Before last year’s election, not many people outside the Chico area knew Audrey Denney’s name. Today, she is a driving force for the local Democratic party, having announced her 2020 candidacy for the District 1 Congressional seat that has been occupied by a Republican for more than 30 years.

Before last year’s election, not many people outside the Chico area knew Audrey Denney’s name. Today, she is a driving force for the local Democratic party, having announced her 2020 candidacy for the District 1 Congressional seat that has been occupied by a Republican for more than 30 years.

Denney is the guest speaker at Saturday’s “Paint Siskiyou Blue” fundraising event, which will take place at the Montague Community Hall. In advance of her Siskiyou County visit, Denney was interviewed by the Siskiyou Daily News about her motivation to run again, her campaign and hot topics that are relevant to Siskiyou County voters.

Q: What is motivating you to take on LaMalfa again?

A: The same deep, visceral call to step out and serve my country motivates me. Our district needs an active, engaged, solutions-oriented leader who will work hard on the complex issues facing our region. We need a representative that listens to and works for all the people – regardless of party affiliation. We need a leader that is only accountable to the real people in our district – not special interests. In four terms in Washington D.C. - our congressman hasn’t demonstrated that he is that leader. I believe I will be the leader we need.

Q: How did it feel to garner as many votes as you did in November?

I am incredibly humbled to have received over 131,000 votes and 45% of the total vote. Before the 2018 midterms, the congressman won re-election by an average of 20 points above the challenger. Our campaign got that down to nine points, after only campaigning for 10 months. I’m excited to see what we can do with two years!

Q: Are you changing anything about your platform since the previous election?

This campaign is still about the people who live in this district. Making sure we are doing everything we can to ensure that they have access to rural healthcare, career and technical education that will get them good jobs, protecting our seniors and veterans benefits, and making sure our communities are safe from wildfires. A full list of issues and priorities can be found on my website:

Q: Have you felt a dip or rise in support since November?

Election night in November was the most incredible night of my life. Over 1,000 people jammed into a historical theater in downtown Chico to celebrate the movement we created. There were people from all 11 counties in the district, Democrats, Republicans, and Independents. There was a 93-year-old woman and babies. There were first time voters and lifelong voters. People of all walks of life were there. Even though the race was called for the congressman early that night – we stayed and celebrated all night. Because election day in 2018 wasn’t the end, it was really the beginning of the change we’re ready for in this district. Since my announcement in late February – I’ve been blown away by the momentum and support that has poured out. It is going to be a fun 20 months of connecting with people, learning from them, and building our movement.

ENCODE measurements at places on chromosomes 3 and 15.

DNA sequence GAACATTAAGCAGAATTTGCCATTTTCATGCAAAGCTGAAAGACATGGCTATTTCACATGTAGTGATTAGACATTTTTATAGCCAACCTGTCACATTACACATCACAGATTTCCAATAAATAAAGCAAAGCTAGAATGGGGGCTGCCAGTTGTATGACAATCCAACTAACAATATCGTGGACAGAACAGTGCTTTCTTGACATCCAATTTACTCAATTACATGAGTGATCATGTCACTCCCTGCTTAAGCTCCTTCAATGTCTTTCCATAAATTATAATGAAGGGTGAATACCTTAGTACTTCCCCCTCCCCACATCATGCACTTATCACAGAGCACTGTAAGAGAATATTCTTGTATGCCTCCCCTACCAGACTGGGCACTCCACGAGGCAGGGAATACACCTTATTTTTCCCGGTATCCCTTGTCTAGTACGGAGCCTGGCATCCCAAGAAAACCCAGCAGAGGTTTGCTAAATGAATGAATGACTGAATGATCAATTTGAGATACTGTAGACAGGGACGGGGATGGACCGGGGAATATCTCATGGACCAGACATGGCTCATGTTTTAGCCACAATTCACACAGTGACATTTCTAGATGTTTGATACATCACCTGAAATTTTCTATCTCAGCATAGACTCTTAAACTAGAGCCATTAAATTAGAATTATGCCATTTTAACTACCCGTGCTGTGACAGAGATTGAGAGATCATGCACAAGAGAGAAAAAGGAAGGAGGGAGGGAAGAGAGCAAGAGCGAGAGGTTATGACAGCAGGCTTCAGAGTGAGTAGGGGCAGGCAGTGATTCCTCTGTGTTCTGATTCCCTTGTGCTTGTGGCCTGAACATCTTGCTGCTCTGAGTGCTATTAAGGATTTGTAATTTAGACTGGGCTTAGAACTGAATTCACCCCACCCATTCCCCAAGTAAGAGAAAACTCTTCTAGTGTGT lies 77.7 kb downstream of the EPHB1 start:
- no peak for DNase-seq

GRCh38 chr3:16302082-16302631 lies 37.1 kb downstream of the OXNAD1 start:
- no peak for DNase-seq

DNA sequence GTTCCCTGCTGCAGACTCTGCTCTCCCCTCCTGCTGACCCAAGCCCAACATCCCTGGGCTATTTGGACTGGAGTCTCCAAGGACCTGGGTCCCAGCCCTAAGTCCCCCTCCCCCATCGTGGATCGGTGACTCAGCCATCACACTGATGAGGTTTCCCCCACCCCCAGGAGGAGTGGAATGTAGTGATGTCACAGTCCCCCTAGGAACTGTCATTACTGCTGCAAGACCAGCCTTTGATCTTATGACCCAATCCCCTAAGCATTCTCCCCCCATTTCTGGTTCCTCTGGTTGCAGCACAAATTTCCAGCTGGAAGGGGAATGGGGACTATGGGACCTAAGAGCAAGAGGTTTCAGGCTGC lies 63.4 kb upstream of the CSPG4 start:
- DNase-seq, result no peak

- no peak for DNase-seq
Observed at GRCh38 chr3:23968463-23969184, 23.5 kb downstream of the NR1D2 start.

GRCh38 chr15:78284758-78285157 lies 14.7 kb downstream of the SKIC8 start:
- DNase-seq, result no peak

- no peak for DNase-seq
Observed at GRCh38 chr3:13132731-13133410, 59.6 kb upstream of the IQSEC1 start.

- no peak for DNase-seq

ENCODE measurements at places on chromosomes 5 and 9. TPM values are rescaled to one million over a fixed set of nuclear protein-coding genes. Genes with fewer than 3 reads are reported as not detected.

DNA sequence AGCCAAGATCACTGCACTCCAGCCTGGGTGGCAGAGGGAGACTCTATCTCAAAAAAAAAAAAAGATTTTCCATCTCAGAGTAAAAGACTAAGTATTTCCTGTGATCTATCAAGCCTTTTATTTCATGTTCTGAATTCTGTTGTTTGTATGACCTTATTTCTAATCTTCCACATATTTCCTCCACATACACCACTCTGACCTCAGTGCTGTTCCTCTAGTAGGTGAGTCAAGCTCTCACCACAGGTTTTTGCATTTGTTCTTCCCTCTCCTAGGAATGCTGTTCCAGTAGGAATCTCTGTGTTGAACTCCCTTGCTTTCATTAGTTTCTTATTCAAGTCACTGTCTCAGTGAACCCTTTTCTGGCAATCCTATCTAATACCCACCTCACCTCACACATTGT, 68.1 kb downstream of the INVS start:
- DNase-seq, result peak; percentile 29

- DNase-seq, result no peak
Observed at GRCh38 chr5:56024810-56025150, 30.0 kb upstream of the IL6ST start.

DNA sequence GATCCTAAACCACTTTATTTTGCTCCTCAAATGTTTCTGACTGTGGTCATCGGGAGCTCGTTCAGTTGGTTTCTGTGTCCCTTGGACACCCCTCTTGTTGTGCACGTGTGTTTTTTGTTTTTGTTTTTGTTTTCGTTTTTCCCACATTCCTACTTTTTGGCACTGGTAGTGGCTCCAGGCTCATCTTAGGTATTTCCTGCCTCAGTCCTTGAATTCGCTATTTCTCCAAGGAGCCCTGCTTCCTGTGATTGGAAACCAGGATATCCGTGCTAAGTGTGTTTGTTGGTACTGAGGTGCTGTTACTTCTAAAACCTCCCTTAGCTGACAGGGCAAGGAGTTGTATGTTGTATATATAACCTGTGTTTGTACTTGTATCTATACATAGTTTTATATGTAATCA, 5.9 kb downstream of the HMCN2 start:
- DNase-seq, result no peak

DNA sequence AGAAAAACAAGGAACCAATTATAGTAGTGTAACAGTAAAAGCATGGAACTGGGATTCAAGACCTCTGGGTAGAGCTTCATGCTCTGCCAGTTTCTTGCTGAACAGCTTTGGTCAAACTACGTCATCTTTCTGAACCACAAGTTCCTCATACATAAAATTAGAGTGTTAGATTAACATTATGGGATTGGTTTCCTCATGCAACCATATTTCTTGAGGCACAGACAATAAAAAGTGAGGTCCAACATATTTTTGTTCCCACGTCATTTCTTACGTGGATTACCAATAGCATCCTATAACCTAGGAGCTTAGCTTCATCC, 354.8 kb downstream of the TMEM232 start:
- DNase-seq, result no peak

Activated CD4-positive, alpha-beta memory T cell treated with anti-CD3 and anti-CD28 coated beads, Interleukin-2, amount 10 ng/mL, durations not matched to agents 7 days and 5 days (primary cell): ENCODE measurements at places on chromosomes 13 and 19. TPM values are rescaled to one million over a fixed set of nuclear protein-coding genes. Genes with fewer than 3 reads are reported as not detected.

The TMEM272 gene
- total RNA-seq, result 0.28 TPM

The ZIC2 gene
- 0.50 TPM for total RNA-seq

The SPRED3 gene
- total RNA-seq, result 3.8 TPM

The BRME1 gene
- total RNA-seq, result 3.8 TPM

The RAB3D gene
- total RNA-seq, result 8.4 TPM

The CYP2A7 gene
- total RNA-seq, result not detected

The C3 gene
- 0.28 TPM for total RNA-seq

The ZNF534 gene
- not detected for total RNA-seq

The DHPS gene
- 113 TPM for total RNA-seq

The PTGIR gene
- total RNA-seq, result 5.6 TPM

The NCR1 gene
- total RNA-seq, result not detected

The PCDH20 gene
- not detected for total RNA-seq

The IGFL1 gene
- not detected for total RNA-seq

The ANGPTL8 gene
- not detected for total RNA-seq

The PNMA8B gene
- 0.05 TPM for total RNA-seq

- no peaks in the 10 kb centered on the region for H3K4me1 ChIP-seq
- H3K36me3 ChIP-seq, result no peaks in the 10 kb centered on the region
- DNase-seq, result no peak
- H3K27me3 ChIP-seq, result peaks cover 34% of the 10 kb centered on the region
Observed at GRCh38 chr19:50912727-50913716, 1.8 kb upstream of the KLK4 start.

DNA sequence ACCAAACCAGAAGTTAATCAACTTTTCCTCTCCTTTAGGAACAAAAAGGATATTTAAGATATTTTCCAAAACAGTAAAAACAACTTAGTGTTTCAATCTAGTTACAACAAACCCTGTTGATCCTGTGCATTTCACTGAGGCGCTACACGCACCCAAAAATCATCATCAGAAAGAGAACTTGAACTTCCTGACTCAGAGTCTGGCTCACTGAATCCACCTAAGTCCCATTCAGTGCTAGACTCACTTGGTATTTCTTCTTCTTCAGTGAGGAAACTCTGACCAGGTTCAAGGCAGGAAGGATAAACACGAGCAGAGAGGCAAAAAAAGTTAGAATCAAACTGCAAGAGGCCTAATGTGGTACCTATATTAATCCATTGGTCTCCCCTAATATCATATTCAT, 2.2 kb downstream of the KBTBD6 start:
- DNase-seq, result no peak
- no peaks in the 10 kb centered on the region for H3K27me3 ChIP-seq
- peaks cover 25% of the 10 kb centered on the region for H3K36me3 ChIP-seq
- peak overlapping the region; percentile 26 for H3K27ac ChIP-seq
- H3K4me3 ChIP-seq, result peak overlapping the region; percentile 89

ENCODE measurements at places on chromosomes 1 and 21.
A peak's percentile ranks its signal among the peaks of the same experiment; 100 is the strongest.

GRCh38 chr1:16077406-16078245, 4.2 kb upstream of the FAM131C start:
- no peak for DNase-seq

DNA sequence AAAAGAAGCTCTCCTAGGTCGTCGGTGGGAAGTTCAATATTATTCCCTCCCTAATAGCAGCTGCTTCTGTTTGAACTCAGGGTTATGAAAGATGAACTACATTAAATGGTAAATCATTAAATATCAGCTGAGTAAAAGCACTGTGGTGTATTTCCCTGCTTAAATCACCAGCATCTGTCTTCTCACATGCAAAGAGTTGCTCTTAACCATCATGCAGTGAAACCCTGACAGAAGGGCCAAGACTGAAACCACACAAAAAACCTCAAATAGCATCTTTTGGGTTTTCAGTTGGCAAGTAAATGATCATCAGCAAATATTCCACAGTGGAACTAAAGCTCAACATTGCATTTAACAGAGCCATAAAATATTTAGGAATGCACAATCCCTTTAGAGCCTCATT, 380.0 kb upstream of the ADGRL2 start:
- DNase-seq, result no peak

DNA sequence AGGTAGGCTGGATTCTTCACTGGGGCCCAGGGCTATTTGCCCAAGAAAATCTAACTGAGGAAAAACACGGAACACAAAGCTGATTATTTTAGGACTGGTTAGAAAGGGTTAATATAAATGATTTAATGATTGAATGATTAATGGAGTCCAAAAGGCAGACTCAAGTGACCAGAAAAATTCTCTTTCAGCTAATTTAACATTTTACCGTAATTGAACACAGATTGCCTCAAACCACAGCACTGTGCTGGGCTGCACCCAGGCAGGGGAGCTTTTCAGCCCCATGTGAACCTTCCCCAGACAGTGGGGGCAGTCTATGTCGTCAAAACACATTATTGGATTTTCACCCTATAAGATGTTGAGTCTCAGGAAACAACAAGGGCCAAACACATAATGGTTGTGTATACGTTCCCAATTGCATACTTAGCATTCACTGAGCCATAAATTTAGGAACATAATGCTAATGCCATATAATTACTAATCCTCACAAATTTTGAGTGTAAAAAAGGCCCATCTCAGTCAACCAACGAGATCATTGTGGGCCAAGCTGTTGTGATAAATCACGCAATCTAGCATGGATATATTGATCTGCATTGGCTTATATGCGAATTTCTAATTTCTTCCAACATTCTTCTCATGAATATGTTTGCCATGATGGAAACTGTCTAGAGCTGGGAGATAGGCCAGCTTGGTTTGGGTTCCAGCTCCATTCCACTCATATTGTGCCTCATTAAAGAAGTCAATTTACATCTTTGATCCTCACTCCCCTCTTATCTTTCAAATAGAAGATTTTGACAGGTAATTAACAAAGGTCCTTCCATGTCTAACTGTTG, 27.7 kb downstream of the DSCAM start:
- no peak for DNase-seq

Q: What is your message to Siskiyou County Republicans who may be considering voting for you in 2020?

I get it. I was a registered Republican for 10 years (and I’ve only been of voting age for 17 years). I have a lofty vision about helping our country live into the best of our American values. I dream of a country where we’re not defined by being “Republican” or “Democrat” – but defined by being Americans. I’m a deeply pragmatic person. I did the books for two small businesses and own a small farm management business - fiscal irresponsibility and government waste drive me crazy. I want to help make our federal government work more efficiently. Working in the private sector, I’m inspired by the innovation, agility, and creativity of the entrepreneurial American spirit. When I look at how the federal government operates - I don’t see those qualities. To have a truly healthy American free market economy that works for all of us – we all need to be participating. I believe in “hand-ups” - empowering and equipping people to take care of themselves. This means helping people become productive citizens through education and training, and while protecting the most vulnerable among us, orphans, widows, and the disabled. To find solutions for the complex issues facing our region – we need all voices at the table. When you send me to Washington D.C. to represent you – I will do just that. I will only be accountable to you – the people. Not party leadership or special interests.

Q: What is your favorite location in District 1? In Siskiyou County?